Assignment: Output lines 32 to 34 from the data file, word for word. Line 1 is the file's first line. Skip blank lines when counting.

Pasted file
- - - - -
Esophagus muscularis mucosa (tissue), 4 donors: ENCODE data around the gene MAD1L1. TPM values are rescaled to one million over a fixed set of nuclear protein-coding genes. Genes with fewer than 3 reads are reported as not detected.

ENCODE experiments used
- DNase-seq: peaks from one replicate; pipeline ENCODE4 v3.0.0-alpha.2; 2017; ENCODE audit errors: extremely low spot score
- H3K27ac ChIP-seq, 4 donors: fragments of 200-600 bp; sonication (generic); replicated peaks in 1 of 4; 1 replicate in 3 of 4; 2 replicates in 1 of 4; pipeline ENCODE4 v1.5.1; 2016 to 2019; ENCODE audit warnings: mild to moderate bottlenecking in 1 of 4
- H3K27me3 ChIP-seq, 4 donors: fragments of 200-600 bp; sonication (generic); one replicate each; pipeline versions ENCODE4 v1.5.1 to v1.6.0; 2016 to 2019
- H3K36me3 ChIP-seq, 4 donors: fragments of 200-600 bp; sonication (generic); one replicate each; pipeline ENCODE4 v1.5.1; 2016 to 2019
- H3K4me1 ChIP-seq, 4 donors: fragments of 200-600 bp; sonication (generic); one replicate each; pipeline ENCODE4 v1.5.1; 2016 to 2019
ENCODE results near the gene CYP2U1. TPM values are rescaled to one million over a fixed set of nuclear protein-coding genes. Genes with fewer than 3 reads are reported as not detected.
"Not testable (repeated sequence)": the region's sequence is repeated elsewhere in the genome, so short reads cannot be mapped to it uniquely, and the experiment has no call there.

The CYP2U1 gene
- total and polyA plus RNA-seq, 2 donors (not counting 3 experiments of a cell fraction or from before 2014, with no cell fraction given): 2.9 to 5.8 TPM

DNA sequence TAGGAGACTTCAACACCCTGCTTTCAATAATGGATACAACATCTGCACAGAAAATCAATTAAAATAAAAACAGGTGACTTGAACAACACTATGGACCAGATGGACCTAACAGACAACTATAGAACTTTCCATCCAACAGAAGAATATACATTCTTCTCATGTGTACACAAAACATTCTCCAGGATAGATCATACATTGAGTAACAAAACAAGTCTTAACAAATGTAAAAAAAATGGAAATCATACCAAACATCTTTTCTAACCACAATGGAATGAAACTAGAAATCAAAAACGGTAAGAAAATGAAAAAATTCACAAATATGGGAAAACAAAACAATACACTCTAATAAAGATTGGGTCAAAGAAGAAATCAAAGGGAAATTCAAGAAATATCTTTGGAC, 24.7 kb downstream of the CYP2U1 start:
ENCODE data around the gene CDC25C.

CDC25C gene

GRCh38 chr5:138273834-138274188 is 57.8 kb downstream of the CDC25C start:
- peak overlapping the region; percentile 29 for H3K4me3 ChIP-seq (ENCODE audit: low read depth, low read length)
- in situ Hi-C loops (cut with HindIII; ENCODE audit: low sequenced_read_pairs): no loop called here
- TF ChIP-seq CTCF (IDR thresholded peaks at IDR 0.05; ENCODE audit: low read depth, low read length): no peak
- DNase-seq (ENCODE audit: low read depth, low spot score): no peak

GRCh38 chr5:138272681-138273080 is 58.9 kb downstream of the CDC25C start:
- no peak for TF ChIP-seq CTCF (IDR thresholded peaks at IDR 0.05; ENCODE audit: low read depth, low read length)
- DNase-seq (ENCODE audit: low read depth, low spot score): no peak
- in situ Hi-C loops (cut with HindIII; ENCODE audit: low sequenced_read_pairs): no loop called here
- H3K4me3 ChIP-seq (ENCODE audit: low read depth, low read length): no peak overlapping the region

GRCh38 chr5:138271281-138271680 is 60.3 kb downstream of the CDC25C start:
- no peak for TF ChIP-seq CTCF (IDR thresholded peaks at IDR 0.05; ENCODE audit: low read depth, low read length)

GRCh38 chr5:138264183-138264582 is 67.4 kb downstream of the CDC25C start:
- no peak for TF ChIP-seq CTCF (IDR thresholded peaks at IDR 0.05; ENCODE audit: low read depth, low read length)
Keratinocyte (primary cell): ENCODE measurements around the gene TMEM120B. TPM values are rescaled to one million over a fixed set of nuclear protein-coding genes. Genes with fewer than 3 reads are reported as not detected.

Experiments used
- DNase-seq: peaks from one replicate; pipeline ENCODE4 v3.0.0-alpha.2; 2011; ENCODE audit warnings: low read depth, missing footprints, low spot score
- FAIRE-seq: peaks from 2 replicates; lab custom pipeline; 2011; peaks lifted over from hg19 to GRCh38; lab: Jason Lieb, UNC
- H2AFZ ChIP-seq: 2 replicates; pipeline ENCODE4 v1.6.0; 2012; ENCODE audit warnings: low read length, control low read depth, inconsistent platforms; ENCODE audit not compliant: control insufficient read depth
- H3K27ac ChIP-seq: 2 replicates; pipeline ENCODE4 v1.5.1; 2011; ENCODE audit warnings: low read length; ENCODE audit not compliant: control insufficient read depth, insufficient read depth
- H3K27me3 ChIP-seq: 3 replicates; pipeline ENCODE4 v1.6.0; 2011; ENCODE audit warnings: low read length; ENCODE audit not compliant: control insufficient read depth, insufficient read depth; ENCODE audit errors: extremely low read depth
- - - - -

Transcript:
- FAIRE-seq: peaks from 2 replicates; lab custom pipeline; 2011; peaks lifted over from hg19 to GRCh38; lab: Jason Lieb, UNC
- H2AFZ ChIP-seq: 2 replicates; pipeline ENCODE4 v1.6.0; 2012; ENCODE audit warnings: low read length, control low read depth, inconsistent platforms; ENCODE audit not compliant: control insufficient read depth
- H3K27ac ChIP-seq: 2 replicates; pipeline ENCODE4 v1.5.1; 2011; ENCODE audit warnings: low read length; ENCODE audit not compliant: control insufficient read depth, insufficient read depth